President Donald Trump says a spending plan pushed by congressional Republicans is “ridiculous” because funding for a border wall with Mexico is not included.
Last year, Congress was all about continuing resolutions and a lapse in appropriation. This year a few appropriations bills are already past conference and ready to send to the White House.
The House has approved a $147 billion package to fund the Energy Department, veterans’ programs and the legislative branch, a day after the Senate passed the measure. It now goes to President Trump for his signature.
Congressional leaders say they have reached agreement on a plan to pass a stopgap government funding bill through Dec. 7, thereby avoiding a partial government shutdown on Oct. 1.
In today’s Federal Newscast, speaking to supporters last night, the president said he’s secured commitments from Congressional leaders to fund a border wall.
Federal News Radio reporters Nicole Ogrysko and Jory Heckman join host Mike Causey on this week’s Your Turn to discuss the recent court ruling against the Trump administration’s crackdown against federal unions, and why there is a mini-exodus of scientists from the federal government. Aug. 29, 2018
The recent court ruling against the administration’s crackdown by executive order against federal unions delighted some people inside government. Others think the decision is highly political.
The 2018 fiscal year for the federal government comes to an end in a few weeks. What does that mean for contractors and what can they expect in FY 2019? Find out on this week’s Amtower Off Center. August 27, 2018
Loren Duggan, editorial director of Bloomberg Government, described how the Senate is trying to reach its Sept. 30 deadline for spending.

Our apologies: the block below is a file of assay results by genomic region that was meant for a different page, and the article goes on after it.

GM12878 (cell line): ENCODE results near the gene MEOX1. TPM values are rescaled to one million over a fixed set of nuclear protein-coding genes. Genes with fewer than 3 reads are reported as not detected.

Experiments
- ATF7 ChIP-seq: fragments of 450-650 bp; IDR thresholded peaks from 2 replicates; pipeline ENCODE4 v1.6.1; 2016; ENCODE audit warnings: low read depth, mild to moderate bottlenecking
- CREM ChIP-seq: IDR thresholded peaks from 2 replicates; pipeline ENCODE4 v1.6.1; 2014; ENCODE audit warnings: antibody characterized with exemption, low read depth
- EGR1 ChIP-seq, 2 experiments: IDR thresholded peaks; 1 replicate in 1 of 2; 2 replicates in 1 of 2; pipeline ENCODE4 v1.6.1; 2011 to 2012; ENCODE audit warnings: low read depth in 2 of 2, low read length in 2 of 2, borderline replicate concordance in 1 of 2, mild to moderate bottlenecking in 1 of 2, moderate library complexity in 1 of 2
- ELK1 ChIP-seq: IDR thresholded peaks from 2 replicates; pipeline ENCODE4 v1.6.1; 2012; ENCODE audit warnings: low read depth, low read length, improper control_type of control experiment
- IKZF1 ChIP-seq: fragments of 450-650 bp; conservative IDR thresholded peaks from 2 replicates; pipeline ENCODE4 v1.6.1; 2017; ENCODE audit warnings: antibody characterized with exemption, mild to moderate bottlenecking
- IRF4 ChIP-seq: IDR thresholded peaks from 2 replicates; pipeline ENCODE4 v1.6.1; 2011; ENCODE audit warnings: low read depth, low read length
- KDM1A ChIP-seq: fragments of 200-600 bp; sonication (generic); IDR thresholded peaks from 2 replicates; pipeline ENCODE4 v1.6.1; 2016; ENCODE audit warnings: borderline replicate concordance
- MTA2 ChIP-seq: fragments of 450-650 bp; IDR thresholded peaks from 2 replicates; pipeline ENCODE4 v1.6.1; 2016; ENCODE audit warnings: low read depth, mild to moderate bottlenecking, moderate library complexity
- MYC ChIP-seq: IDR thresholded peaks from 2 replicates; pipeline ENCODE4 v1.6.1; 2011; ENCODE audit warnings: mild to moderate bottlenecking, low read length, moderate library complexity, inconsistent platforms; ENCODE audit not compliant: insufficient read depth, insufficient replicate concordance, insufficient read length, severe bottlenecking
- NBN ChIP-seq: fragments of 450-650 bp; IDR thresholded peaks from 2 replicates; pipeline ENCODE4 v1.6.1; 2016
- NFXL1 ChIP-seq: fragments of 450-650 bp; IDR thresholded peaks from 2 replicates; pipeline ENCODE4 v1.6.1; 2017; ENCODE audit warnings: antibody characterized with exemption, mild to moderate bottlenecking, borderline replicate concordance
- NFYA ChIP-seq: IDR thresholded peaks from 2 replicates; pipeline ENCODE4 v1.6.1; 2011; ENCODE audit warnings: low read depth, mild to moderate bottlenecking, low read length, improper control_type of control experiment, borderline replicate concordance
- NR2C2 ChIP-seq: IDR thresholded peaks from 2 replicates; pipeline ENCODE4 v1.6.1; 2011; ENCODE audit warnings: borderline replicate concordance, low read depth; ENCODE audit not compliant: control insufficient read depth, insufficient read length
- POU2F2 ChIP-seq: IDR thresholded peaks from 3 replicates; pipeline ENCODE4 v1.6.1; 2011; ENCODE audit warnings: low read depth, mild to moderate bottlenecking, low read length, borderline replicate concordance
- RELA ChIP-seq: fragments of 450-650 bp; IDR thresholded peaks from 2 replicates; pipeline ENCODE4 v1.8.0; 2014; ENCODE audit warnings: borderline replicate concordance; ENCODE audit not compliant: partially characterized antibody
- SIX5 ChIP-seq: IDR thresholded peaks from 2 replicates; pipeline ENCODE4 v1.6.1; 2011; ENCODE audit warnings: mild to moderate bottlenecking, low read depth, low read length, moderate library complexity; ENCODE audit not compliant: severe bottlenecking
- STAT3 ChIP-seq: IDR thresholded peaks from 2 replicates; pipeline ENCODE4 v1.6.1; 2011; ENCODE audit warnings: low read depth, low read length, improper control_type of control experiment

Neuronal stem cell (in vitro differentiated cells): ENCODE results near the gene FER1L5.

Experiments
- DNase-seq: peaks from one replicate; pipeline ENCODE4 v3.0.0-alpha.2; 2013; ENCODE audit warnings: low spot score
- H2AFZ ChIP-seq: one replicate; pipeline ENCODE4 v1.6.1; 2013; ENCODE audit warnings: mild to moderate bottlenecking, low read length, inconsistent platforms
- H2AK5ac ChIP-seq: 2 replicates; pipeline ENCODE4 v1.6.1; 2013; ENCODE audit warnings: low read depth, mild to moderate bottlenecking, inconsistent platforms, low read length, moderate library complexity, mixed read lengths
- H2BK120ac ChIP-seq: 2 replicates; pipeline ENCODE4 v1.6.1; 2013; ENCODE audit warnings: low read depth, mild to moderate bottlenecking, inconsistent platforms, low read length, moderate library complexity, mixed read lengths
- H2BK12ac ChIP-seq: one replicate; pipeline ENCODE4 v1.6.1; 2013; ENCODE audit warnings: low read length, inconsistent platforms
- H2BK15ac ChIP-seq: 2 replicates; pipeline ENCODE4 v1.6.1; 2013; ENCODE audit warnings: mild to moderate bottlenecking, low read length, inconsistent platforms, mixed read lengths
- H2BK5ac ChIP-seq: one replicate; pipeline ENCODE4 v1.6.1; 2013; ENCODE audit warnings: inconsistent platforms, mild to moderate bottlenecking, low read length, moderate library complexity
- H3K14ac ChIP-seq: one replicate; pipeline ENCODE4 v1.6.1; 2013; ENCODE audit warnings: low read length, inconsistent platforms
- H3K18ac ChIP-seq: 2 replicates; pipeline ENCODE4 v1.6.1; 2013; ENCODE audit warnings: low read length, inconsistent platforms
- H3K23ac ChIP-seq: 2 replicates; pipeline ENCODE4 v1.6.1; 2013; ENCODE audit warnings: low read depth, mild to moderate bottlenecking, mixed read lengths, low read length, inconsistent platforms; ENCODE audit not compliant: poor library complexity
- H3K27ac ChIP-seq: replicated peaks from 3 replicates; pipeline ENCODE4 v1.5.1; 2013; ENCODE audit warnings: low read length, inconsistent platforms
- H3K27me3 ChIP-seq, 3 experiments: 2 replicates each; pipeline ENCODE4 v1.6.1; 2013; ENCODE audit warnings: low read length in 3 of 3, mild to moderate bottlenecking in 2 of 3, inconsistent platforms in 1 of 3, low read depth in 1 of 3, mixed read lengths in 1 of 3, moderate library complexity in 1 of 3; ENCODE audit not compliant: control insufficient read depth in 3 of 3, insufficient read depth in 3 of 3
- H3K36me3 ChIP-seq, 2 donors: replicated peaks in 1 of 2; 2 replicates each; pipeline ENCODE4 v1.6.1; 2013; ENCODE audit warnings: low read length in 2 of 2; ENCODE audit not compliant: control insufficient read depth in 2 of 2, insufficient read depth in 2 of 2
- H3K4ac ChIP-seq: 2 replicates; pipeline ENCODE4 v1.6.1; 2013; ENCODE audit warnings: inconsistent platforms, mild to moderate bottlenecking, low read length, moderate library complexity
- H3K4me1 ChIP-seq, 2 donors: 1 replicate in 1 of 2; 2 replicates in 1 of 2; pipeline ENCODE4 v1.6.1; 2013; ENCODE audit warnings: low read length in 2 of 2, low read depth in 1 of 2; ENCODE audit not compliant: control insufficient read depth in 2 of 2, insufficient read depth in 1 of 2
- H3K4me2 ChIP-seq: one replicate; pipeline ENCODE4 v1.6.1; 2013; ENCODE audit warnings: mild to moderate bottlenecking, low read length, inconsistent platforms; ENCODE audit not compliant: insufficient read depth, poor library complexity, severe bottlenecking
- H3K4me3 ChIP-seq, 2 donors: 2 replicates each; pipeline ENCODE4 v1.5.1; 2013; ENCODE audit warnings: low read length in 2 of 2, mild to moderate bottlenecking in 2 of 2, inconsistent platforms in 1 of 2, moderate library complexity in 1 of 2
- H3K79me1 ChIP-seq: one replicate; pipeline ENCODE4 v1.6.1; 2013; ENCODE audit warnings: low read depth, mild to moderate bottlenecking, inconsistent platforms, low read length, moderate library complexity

Congress is further along in the annual appropriations process than it usually is at this point in August, but that doesn’t mean contractors should drop planning for the possibility of a government shutdown.
Federal News Radio reporters Nicole Ogrysko and Jory Heckman join host Mike Causey on this week’s Your Turn to discuss what’s happening and not happening with pay, shutdowns and appropriations on Capitol Hill.
If the surprise pay raise approved by the Senate makes it through the White House, what would it put in your wallet? We’re looking at what’s happening and not happening with pay, shutdowns and appropriations on Capitol Hill.
It’s a long way from clear whether the bills the Senate comes up with will be acceptable to the House – or to President Trump, who’s been flirting with the idea of another government shutdown.
Instead of “essential” and nonessential,” the labels “emergency” and “nonemergency”are being used more to describe which feds have to work in the event of a government shutdown, whether from bad storms or blustering in the White House